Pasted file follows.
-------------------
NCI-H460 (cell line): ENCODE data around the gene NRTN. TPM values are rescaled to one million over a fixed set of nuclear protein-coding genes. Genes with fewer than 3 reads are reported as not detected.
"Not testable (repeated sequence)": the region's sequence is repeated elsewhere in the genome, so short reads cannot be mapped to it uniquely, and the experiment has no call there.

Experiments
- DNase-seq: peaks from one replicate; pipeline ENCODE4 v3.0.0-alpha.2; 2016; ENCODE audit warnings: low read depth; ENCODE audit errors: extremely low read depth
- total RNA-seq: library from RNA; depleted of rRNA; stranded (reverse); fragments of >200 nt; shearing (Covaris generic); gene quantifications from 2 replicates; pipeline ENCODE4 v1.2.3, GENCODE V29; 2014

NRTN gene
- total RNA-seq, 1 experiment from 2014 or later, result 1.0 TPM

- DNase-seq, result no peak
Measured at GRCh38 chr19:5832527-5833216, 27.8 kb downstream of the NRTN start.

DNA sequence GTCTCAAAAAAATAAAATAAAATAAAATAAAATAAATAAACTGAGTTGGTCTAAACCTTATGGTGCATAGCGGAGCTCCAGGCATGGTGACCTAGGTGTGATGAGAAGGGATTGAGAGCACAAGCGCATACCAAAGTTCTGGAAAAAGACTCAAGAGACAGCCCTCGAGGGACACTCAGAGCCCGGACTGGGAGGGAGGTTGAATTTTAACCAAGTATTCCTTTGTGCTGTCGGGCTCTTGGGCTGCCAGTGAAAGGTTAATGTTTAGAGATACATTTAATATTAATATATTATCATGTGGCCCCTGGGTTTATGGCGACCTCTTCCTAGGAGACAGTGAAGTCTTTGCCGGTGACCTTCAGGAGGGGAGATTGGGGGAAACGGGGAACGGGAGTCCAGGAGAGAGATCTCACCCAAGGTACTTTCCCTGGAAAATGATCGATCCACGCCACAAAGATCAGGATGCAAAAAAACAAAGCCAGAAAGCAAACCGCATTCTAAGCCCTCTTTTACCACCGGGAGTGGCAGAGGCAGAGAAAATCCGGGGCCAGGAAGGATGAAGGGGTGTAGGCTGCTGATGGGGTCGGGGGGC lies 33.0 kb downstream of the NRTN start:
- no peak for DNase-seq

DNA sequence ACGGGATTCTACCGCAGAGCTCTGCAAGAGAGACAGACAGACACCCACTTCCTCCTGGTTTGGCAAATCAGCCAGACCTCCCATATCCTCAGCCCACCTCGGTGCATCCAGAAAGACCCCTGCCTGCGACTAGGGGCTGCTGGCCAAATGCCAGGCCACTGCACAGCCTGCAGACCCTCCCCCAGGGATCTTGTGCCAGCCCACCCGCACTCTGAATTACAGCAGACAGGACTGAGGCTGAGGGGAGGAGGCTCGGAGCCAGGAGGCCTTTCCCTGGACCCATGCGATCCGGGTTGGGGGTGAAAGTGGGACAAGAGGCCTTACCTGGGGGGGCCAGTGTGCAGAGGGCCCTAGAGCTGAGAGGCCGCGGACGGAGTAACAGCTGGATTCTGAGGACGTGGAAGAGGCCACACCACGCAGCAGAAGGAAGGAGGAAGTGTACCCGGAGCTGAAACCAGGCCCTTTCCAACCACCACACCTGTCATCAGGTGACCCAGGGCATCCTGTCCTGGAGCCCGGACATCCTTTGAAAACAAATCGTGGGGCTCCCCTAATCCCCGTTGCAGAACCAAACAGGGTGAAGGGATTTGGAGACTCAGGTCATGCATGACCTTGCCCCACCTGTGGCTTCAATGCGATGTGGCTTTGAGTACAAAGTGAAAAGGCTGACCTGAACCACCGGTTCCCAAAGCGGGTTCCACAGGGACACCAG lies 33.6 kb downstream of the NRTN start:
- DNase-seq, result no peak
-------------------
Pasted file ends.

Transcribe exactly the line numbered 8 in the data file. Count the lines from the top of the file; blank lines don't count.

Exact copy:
- DNase-seq, result no peak